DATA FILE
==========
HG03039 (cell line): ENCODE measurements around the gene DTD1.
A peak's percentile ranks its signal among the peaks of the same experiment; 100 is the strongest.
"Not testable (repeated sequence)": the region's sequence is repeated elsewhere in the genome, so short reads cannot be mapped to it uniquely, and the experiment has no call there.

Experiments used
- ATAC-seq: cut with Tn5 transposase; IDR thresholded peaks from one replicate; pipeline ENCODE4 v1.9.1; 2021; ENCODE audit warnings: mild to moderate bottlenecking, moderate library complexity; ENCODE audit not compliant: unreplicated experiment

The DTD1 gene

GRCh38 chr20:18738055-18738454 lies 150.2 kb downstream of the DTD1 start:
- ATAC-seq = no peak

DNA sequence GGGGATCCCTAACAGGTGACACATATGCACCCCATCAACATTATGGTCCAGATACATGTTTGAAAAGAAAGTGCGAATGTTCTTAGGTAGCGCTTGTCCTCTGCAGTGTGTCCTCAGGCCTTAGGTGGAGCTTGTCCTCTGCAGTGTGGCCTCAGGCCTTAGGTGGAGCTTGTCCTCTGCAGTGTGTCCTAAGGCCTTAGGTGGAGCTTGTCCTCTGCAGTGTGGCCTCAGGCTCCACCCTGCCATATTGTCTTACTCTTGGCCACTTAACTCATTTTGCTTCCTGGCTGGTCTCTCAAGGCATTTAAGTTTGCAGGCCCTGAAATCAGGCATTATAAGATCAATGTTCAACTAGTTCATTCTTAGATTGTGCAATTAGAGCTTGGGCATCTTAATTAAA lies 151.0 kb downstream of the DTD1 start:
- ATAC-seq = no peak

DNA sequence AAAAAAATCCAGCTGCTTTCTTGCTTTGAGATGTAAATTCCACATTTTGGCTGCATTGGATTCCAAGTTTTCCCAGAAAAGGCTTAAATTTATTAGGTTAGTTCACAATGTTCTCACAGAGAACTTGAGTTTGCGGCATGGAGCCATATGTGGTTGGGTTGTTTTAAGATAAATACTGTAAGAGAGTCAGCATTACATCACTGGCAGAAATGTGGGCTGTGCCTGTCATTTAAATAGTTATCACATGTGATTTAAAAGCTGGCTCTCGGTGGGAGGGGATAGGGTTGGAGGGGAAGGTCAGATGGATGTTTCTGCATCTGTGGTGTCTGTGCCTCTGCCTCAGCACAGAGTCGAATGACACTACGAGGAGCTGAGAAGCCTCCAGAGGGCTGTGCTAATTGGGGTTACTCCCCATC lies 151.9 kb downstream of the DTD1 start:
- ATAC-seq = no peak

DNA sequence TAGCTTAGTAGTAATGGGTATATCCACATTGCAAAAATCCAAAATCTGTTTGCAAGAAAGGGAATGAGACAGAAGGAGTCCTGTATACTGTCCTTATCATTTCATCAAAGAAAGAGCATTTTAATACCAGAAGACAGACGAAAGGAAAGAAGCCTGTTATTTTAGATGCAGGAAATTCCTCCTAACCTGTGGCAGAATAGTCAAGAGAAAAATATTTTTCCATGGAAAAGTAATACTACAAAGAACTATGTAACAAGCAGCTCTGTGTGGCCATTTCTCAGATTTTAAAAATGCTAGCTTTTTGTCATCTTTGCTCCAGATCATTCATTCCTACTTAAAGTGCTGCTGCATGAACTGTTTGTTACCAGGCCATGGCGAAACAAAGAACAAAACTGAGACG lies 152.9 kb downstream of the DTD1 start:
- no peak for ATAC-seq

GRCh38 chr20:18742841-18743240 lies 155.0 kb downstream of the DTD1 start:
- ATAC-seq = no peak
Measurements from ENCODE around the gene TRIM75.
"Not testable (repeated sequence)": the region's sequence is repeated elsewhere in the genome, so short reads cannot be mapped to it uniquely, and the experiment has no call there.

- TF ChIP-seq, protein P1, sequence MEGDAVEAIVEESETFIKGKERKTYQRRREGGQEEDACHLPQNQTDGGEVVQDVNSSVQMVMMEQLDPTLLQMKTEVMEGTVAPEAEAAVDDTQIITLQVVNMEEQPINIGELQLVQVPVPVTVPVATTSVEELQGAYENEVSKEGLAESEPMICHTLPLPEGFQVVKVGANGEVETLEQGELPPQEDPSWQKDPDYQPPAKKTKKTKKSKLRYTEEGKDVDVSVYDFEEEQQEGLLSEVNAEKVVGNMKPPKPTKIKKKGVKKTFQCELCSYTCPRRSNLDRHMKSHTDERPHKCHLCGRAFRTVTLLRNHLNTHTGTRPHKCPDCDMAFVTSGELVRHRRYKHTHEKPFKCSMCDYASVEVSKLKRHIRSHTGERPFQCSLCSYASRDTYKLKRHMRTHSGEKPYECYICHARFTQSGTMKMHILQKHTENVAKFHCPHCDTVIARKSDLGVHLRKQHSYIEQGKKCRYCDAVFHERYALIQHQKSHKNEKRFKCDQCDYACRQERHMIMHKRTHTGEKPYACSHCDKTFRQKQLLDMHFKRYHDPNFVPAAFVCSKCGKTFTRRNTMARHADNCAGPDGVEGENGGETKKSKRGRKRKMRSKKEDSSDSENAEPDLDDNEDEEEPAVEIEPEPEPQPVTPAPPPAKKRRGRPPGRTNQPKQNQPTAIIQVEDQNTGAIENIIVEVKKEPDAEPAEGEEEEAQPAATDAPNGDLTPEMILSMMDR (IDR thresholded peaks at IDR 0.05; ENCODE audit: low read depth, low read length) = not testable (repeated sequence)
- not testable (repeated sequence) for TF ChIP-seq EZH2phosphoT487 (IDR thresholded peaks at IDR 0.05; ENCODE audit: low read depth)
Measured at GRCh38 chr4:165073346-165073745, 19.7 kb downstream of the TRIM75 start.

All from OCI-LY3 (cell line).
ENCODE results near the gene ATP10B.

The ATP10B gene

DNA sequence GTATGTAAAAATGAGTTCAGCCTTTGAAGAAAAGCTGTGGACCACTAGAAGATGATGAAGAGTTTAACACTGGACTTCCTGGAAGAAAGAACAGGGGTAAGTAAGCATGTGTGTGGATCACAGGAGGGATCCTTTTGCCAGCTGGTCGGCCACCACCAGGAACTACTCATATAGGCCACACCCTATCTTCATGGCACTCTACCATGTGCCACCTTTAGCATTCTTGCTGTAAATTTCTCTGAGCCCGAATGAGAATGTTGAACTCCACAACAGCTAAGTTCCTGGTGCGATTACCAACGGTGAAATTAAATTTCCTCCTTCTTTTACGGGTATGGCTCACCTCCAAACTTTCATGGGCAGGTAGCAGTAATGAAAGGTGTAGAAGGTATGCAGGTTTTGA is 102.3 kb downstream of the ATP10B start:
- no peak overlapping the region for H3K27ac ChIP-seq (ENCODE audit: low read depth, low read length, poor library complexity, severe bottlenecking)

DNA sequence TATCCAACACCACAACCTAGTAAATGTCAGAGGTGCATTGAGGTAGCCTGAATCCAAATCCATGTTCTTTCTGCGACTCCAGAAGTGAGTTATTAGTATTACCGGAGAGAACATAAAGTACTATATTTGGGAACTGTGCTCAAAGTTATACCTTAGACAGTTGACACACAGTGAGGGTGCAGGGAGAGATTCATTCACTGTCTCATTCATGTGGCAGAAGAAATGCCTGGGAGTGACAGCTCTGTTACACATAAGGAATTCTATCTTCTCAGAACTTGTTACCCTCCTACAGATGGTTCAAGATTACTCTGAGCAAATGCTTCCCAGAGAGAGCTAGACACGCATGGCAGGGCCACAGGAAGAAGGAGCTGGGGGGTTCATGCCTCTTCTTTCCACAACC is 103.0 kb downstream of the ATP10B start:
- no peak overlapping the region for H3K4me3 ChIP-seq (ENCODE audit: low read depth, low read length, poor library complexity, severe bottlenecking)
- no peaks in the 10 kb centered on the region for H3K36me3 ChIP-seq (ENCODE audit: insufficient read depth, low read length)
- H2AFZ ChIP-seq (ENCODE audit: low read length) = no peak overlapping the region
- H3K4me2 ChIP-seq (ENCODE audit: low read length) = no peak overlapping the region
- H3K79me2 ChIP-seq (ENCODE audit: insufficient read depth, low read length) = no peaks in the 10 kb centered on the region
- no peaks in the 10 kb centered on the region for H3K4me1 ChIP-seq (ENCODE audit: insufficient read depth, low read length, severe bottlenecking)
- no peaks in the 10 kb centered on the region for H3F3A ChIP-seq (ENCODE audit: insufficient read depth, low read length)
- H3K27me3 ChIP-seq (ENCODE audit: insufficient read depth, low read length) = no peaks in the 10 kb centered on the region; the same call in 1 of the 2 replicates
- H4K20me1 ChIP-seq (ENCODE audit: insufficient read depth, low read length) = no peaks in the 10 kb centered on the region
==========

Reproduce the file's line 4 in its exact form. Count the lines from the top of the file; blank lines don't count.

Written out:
Experiments used